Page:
7. A climate super-mandate. Every federal agency should have carbon-reduction as one of its goals and should be required to minimize emissions unless doing so would substantially impair its other statutory objectives.
  8. Innovation. Because innovation, particularly at the research stage, is a public good, it makes sense for government to financially support it at the largest available scale, meaning the federal government. States may choose to top up federal funding in areas of special interest to them.
  9. Enforcement. Regulations don’t enforce themselves.  And as the Trump Administration and many state governments have shown, government enforcers aren’t always diligent.  Citizen suits are an important backstop.  They should be be authorized by law, and standing should be broadened to the fullest extent allowed by the state and federal constitutions.
  10. International standards.  Formal treaties are one way to incorporate international standards into U.S. law, but they are increasingly difficult to achieve given the supermajority requirement for ratification in the Senate.  As in the area of international trade, passing legislation incorporating those commitments can be a more feasible alternative.


  1. Local funding. In general, it’s fair that people who benefit from a project should pay for it.  Such requirements also eliminate the temptation of promoting “pork barrel” projects because other people are paying for them.  Some exceptions are considered below.
  2. Exceptions to local funding. Funding by the people who did the most to create the problem – large carbon emitters – may sometimes be a fair alternative to beneficiary funding.  Another factor is whether the particular beneficiaries are economically disadvantaged compared to the general taxpayer.  Finally, projects may have benefits for others besides the local beneficiaries, in which case the cost should ideally be spread.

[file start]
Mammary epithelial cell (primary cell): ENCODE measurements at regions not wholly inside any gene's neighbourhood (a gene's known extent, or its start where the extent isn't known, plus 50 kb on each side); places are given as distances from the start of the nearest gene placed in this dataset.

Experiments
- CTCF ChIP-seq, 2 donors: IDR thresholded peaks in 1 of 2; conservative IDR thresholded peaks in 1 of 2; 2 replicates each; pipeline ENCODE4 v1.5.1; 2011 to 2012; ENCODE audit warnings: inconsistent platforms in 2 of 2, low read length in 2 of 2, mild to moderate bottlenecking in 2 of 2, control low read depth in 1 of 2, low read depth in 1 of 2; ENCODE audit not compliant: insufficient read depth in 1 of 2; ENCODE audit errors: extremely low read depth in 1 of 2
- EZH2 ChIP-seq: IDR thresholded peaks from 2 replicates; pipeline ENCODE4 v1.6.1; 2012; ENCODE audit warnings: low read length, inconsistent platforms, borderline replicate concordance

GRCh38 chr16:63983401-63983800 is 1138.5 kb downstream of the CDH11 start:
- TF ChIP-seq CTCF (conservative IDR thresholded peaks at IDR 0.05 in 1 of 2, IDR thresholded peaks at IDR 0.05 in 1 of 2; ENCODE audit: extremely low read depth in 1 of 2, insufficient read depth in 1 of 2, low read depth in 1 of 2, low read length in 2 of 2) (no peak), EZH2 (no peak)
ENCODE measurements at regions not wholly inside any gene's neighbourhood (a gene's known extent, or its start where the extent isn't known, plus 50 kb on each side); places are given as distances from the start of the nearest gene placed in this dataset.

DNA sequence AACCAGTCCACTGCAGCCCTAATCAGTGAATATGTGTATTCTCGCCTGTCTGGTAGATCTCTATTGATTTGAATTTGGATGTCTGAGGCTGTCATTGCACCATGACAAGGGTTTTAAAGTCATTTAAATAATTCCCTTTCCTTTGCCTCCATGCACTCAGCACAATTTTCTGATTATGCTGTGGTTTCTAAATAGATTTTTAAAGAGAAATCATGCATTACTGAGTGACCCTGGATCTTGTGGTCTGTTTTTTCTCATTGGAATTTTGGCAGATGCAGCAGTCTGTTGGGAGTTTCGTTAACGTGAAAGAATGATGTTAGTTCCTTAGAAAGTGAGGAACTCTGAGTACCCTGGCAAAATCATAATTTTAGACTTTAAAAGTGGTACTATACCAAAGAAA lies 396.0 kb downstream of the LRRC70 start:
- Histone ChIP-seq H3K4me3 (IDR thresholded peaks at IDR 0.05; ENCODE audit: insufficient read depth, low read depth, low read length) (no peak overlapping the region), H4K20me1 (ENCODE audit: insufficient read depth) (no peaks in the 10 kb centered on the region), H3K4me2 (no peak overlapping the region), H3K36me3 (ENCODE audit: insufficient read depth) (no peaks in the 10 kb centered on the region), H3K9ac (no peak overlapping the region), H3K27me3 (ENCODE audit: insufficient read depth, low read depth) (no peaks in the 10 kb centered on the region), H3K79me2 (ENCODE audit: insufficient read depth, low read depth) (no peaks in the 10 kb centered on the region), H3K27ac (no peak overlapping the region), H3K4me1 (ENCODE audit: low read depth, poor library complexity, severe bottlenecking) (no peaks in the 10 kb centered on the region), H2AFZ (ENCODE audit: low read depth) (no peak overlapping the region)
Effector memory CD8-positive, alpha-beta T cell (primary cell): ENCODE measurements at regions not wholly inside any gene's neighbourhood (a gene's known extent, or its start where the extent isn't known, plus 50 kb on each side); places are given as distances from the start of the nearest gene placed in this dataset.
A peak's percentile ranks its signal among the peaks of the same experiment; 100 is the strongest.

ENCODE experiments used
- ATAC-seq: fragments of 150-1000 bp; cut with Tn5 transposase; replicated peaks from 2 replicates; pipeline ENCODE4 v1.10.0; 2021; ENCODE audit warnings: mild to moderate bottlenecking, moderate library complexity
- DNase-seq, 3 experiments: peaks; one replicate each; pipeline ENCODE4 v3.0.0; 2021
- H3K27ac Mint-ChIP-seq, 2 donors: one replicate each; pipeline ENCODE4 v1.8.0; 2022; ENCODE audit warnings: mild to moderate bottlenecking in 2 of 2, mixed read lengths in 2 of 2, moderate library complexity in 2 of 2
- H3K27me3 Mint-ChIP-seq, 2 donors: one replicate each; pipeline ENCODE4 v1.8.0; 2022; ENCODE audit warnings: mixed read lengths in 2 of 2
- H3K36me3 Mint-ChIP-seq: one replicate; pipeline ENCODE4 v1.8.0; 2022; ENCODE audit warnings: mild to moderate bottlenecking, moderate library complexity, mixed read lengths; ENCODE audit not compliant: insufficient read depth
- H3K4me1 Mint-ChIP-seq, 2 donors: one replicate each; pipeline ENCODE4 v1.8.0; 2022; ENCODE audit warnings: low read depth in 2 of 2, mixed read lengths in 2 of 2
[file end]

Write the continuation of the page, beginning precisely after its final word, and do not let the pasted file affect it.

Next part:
3. Local control. Generally, local populations know the most about the problems their areas face, and they are in the best position to decide for themselves on the tradeoffs between project costs and benefits.
  4. Exceptions to local control. As with local funding, there are exceptions. Sometimes adaptation measures have spillover effects. For instance, flood control measures in one area may increase flood risks elsewhere.  The federal government may also want to mandate minimum standards of safety,  including development restrictions in hazardous areas.
  5. Mainstreaming adaptation planning.  Legislatures should mandate climate resilience statements for infrastructure. Those statements should consider both mid-level and high-end warming scenarios for projects with lifespans over 25 years.
  6. Statutory review. A number of statutes and legal doctrines are based on an assumption of long-range stability in conditions, absent human disturbance.  These statutes should be reviewed by Congress and revised to correspond to what has been called the “end of stationarity,” meaning that the new normal will be change rather than stability. 


  1. Solar radiation management. Solar radiation management can take the form of adding substances to the atmosphere, mirrors in space, or more exotic possibilities. Experiments should be allowed to determine the feasibility and side-effects of these techniques, subject to safeguards.  Solar radiation management should not be implemented as a means of controlling temperatures in the absence of international agreement.
  2. Carbon sinks. Atmospheric carbon is removed by plants and stored in them, in soils or in the ocean.  Preserving and expanding carbon sinks should be a priority in land management.

I’m sure that these principles could be improved and elaborated.  And no doubt there are others to be added to the list.  But at least it’s a starting point.